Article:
Finding Your Ancestors through Portuguese, French, and Italian Archives

Family-Finds-Portuguese-French-Italian-Ancestors_1

What do  online Portuguese records, online French records, and online Italian records have in common?  Many of the birth, marriage, and death records for these countries are not found on major genealogical websites. Nevertheless, many are online for free through national or state archival websites.

In a workshop at the 2019 BYU Family History Conference—“Online Connections: Find Your Ancestors Online through Portuguese, French, and Italian Archives”—Lauren Wake provided help for finding these national and regional French, Portuguese, and Italian records. Here are some of her suggestions.

Italian Records

Historically, Italian records were maintained by the Catholic Church, which established civil records in the early 1800s. These records have been digitized and made available on a central Italian website Antenati. On this website, you can browse records by location or by name. For privacy, names of people born less than 100 years ago or married less than 70 years ago are not searchable.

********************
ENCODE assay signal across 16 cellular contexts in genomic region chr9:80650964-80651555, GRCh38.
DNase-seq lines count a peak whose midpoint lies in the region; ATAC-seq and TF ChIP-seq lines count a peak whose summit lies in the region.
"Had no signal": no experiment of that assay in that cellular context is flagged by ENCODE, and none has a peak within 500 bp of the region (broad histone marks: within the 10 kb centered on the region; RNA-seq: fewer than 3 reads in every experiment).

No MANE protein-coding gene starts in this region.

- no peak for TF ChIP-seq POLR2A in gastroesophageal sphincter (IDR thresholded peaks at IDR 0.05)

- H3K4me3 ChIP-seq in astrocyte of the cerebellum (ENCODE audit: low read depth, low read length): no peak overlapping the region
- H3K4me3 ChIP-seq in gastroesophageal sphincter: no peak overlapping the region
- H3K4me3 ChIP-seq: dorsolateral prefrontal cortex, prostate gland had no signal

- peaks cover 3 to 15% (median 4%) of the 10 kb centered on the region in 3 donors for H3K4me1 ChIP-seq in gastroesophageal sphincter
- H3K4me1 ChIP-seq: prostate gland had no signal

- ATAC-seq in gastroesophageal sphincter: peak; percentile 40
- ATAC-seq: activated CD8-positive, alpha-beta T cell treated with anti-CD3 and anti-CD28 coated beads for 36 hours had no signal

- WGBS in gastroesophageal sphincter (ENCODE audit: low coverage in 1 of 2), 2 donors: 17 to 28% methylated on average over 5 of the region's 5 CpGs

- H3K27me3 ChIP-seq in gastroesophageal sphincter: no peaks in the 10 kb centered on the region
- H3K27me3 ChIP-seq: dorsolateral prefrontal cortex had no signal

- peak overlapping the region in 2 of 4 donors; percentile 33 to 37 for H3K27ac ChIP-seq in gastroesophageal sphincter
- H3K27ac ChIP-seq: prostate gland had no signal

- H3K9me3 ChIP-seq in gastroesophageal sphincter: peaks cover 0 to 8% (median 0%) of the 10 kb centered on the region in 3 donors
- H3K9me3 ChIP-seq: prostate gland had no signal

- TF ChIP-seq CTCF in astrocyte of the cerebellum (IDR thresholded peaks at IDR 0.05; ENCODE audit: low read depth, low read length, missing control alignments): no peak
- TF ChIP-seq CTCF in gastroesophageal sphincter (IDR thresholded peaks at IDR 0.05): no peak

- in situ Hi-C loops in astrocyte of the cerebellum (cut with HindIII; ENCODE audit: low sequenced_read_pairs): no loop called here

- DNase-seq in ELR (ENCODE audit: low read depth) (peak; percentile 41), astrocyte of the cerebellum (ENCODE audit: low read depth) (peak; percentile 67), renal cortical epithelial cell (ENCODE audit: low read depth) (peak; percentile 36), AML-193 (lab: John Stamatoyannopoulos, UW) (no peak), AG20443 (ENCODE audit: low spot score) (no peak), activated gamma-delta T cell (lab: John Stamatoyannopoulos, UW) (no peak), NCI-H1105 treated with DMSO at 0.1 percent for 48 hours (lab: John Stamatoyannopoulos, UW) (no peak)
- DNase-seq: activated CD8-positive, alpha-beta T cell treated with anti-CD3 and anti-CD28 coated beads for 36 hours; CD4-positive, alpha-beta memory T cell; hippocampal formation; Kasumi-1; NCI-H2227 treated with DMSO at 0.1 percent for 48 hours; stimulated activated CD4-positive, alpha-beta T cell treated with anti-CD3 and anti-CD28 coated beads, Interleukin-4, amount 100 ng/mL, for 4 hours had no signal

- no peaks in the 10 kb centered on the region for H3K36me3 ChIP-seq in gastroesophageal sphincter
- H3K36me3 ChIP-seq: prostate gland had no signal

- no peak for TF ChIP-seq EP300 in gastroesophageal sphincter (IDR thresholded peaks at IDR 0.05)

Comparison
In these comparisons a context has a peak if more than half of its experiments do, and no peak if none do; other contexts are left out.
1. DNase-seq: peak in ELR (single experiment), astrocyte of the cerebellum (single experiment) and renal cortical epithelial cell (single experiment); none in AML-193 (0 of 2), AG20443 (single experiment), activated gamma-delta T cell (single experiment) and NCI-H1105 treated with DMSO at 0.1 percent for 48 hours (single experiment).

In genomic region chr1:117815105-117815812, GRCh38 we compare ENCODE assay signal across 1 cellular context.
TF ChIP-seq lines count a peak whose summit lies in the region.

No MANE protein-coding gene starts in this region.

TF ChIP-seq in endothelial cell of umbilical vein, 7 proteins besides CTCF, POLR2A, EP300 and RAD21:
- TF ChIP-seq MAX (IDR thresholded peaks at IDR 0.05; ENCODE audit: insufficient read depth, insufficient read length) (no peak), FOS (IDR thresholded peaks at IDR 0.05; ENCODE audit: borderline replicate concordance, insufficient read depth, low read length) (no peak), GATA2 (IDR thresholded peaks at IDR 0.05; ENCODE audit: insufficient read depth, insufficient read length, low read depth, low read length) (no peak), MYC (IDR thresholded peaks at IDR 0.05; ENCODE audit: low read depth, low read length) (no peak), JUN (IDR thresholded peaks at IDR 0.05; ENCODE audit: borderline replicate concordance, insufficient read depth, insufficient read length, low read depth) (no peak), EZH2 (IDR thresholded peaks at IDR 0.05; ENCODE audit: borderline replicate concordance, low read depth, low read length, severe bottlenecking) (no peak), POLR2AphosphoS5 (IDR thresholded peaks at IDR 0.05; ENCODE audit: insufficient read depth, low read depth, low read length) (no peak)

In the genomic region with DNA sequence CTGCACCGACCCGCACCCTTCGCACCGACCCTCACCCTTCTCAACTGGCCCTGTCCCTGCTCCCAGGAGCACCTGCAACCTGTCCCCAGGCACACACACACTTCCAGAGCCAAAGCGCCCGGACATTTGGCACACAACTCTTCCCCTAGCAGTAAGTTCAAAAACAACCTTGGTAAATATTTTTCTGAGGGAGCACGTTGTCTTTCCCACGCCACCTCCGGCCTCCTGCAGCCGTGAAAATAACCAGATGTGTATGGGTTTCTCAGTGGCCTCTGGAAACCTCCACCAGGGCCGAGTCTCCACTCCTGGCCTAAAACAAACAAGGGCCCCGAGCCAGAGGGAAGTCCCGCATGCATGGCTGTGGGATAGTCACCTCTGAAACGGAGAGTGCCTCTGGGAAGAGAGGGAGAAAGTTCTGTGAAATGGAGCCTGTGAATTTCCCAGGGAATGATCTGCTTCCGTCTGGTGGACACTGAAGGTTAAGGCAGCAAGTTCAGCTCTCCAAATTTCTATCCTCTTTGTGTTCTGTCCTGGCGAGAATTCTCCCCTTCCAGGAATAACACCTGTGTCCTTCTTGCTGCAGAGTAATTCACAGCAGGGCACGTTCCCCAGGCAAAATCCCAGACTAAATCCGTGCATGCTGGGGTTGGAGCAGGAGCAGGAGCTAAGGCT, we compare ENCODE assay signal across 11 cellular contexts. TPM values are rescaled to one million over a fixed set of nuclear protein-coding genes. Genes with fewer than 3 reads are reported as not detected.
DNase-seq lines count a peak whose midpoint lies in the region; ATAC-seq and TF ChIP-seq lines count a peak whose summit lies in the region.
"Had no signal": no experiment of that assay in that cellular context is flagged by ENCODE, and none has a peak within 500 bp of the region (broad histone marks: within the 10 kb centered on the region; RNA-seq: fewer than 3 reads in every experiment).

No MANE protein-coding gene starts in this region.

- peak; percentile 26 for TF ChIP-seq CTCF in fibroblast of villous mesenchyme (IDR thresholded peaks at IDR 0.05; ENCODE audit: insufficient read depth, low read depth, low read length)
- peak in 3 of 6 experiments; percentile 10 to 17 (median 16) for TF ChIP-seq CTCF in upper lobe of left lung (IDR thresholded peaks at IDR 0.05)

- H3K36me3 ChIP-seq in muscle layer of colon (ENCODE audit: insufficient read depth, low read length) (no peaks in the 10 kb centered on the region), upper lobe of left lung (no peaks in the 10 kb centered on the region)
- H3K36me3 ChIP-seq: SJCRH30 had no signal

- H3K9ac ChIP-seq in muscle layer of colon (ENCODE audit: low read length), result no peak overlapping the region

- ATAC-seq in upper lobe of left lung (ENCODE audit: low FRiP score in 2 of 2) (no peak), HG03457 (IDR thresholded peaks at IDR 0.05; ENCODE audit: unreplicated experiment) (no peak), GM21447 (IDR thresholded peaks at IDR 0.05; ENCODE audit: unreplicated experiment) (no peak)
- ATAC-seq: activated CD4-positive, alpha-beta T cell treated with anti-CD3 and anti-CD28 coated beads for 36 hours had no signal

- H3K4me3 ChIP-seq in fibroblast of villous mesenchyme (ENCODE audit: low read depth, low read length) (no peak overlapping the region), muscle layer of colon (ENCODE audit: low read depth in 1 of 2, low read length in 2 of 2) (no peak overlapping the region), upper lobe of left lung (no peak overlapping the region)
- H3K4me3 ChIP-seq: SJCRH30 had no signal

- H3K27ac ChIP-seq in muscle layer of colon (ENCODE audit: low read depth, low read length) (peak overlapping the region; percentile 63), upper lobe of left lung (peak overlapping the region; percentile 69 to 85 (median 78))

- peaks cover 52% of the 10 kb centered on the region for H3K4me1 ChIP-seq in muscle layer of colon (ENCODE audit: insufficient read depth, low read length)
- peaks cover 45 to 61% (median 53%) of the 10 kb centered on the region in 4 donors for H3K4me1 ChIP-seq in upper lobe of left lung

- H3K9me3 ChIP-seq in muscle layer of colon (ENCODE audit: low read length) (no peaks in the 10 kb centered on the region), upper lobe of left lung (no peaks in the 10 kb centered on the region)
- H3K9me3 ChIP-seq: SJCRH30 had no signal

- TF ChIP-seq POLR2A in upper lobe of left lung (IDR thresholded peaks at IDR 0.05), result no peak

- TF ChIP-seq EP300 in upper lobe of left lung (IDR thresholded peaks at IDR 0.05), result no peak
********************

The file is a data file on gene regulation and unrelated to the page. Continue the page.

an archived italian birth record.

To search for your ancestors by location on the Antenati website, do the following:

  1. On the home page, click Browse the registries.
  2. Click the state archive for the chosen province, and then click a time period.
  3. Choose your ancestor’s municipality (commune), and the type of record you seek.